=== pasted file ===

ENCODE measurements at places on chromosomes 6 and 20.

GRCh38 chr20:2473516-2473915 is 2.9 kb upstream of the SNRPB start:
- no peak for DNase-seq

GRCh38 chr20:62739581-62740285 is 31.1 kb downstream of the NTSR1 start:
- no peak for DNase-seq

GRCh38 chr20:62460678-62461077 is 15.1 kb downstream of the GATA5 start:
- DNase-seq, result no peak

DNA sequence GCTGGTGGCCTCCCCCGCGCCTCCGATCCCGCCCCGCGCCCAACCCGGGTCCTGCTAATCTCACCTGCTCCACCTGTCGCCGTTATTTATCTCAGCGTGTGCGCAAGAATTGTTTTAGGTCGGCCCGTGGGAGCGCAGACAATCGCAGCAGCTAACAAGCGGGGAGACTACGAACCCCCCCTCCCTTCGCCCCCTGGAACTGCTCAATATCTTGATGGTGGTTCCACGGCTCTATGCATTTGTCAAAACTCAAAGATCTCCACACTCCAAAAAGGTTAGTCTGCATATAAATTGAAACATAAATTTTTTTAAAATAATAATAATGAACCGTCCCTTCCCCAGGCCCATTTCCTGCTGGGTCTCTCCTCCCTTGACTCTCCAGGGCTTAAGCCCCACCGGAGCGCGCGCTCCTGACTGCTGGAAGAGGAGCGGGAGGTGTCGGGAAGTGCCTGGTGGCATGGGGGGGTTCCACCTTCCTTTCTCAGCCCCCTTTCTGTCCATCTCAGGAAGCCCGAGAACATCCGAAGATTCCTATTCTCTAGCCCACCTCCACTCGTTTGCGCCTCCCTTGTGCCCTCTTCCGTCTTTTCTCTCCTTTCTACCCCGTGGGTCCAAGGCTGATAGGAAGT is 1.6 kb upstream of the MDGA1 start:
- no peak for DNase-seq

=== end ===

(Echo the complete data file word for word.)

ENCODE measurements at places on chromosomes 6 and 20.

GRCh38 chr20:2473516-2473915 is 2.9 kb upstream of the SNRPB start:
- no peak for DNase-seq

GRCh38 chr20:62739581-62740285 is 31.1 kb downstream of the NTSR1 start:
- no peak for DNase-seq

GRCh38 chr20:62460678-62461077 is 15.1 kb downstream of the GATA5 start:
- DNase-seq, result no peak

DNA sequence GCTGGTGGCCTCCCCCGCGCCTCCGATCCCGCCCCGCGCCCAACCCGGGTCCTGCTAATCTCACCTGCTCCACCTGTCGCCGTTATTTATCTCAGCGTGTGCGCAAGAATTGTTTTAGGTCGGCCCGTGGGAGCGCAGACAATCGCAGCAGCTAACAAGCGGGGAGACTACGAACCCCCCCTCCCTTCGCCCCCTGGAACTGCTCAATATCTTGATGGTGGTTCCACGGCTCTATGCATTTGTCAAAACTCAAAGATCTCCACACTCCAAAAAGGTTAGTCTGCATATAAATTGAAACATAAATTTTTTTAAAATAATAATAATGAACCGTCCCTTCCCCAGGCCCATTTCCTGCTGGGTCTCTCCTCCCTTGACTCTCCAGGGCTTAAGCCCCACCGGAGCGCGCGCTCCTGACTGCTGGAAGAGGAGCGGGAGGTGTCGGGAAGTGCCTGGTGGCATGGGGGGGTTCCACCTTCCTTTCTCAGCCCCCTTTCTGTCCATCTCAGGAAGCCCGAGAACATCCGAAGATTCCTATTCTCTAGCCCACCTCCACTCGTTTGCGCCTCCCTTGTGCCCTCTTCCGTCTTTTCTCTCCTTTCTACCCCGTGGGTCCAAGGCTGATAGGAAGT is 1.6 kb upstream of the MDGA1 start:
- no peak for DNase-seq